5th November 2018

Trio of top Athletes question WADA move to change Presidency Campaigning Rules

• Sebastian Samuelsson, Callum Skinner and Ali Jawad question “quick and quiet” attempt to push through changes to WADA Presidential candidacy criteria rules, which include a requirement for Presidential candidates to be aged 45 or above, and to hold at minimum a Masters’ Degree; if introduced, the new rules would render the candidacy of frontrunning candidate and global athlete favourite Linda Helleland ineligible
• In a sign of fierce athlete resistance to the direction of WADA under current leadership, Samuelsson, Skinner and Jawad call for WADA to “take a step back and consider how this move by its members looks to the world”
• Athlete trio also express deep concerns surrounding other potential Presidential Candidate rule change that could “prevent a vibrant and open Presidential campaign debate that champions or even allows free speech”
• Controversial Rule change, if enacted, would be huge hindrance to campaigns by candidates that differ from “status quo WADA thinking”, thus rendering potential reformist campaigns such as that of Helleland “almost impossible”
• The three athletes, who have five Olympic and Paralympic medals between them, question timing and motives of potential changes, which they say amount to “age discrimination” and are “a clear attempt to muzzle and silence candidates, especially those with views that differ to the current WADA Leadership – in an age of democracy, such potential autocratic rules cannot be allowed to happen”.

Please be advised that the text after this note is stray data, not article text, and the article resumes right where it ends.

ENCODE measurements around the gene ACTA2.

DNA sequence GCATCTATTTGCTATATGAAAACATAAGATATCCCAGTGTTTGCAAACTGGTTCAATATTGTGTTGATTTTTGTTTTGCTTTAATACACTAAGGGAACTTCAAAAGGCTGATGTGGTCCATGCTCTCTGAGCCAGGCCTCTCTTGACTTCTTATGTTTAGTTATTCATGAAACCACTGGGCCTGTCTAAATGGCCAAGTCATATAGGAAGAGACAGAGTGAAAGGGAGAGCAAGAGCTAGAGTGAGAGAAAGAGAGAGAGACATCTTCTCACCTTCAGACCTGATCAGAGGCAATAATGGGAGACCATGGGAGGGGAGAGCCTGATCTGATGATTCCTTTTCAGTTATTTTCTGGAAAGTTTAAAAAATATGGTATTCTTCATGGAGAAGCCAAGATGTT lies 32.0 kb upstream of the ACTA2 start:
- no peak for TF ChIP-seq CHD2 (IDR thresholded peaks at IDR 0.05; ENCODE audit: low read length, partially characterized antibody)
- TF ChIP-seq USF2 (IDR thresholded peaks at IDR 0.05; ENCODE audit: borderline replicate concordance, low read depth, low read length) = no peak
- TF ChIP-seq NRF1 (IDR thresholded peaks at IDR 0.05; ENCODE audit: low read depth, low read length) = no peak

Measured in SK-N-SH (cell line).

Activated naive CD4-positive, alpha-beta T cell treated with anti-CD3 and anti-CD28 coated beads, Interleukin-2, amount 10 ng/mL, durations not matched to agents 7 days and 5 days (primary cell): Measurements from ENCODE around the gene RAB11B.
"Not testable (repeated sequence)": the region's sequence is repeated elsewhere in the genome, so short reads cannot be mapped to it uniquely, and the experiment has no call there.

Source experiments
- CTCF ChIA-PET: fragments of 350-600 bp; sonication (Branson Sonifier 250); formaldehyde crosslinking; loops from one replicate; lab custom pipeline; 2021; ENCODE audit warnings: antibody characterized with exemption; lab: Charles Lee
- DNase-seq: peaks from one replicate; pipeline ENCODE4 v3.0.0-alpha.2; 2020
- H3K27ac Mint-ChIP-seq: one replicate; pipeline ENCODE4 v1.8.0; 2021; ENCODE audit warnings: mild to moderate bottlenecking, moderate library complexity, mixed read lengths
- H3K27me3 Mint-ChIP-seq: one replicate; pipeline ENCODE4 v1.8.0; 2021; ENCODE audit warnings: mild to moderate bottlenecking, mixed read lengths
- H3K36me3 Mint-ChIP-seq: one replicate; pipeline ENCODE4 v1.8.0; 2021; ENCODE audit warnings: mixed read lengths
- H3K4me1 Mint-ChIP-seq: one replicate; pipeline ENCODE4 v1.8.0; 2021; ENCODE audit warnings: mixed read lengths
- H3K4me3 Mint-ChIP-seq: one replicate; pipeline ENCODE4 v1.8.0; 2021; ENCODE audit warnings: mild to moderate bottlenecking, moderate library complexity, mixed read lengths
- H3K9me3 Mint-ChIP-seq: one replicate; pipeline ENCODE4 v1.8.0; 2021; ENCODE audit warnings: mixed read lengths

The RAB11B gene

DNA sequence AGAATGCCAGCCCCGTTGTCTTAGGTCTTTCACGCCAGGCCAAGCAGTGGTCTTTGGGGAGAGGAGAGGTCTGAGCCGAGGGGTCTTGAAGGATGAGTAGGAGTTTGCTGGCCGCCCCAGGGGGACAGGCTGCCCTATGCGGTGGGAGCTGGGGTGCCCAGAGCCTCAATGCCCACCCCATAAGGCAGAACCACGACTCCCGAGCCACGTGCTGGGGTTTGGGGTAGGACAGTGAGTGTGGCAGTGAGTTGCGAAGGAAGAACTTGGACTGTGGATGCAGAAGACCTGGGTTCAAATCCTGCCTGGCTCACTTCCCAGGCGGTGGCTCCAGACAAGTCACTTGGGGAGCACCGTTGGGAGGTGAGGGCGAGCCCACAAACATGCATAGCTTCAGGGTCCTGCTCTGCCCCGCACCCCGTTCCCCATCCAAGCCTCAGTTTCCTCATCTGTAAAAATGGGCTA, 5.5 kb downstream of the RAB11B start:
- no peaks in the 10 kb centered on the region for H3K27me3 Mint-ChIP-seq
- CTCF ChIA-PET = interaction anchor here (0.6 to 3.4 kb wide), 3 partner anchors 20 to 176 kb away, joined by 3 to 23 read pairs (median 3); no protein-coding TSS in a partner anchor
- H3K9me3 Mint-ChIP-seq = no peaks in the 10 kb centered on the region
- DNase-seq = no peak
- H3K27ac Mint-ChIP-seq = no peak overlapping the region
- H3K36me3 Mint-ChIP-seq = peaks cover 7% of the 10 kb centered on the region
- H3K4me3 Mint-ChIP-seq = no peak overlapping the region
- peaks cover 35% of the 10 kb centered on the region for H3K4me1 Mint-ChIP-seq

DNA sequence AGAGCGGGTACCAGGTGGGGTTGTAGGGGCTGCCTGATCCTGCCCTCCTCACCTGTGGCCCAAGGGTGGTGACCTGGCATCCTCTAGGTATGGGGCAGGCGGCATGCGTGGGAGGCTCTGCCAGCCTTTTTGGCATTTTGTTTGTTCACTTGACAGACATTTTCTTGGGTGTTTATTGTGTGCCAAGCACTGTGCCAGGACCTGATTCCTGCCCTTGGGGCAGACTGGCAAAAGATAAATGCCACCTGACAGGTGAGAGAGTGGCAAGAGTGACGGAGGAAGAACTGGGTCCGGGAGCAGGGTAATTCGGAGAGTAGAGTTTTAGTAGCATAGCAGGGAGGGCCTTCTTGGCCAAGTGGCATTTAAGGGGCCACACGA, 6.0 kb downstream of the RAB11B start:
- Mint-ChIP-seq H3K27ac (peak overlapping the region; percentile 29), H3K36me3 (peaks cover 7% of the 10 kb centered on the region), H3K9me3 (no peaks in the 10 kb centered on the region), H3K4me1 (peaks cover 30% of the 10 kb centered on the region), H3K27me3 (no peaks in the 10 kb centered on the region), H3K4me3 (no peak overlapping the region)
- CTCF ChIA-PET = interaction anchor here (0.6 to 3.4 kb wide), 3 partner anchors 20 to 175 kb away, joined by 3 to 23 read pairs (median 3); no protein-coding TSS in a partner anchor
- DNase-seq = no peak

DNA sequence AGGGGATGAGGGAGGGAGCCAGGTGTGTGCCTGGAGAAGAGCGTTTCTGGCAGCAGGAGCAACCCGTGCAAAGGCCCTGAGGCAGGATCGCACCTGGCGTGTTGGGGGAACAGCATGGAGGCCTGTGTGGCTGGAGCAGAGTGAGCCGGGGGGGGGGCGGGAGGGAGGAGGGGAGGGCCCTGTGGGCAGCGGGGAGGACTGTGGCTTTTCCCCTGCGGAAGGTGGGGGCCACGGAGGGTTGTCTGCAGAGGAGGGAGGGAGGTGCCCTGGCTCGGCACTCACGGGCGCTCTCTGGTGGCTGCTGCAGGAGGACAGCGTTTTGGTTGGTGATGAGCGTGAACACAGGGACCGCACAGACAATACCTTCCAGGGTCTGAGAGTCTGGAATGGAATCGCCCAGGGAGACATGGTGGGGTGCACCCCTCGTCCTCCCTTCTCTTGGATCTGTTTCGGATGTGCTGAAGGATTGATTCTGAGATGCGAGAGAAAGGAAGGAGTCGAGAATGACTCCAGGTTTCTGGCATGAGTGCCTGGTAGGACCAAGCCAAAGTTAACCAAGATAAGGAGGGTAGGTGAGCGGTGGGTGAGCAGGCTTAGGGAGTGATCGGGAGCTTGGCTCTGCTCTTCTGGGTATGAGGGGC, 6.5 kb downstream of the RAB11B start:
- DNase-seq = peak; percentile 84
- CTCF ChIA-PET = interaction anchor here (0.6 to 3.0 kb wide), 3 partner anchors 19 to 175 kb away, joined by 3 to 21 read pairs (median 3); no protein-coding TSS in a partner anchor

Three of the world’s leading Olympic and Paralympic athletes have, in a display of growing athlete unity surrounding the direction of the current World Anti-Doping Agency (WADA) leadership, called out potential moves by members of WADA’s Board to make changes to the Global Regulator’s Presidential Candidacy criteria rules. The potential criteria rules, which are to be discussed in Baku, Azerbaijan surrounding WADA’s upcoming crucial Foundation Board Meeting on 15 November and could be introduced ahead of the WADA Presidential campaign, which begins in earnest at the start of 2019, include a new requirement for Presidential candidates to be aged 45 or above and to hold, at minimum, a Master’s Degree.

The surprising timing of the potential criteria changes comes only months after current WADA Vice President and athlete favourite Linda Helleland announced that she would be running as candidate to become the next WADA President, and just over 12 months before the next President enters office. Helleland is 41 years of age, and therefore, if the criteria were to be introduced, it would deem her candidacy ineligible and mean she would have to withdraw from the race.

This is a move that would be hugely controversial and unpopular among the global athlete community, who have welcomed Presidential frontrunner Helleland’s efforts to champion athlete rights along with her hardline position in supporting what many believe to be a firmer, more uncompromising anti-doping stance than the current WADA leadership. Helleland, who is the Minister of Children and Equality in her native Norway, has indicated that as President she would champion a more positive, forward-thinking, athlete-centred reformist agenda.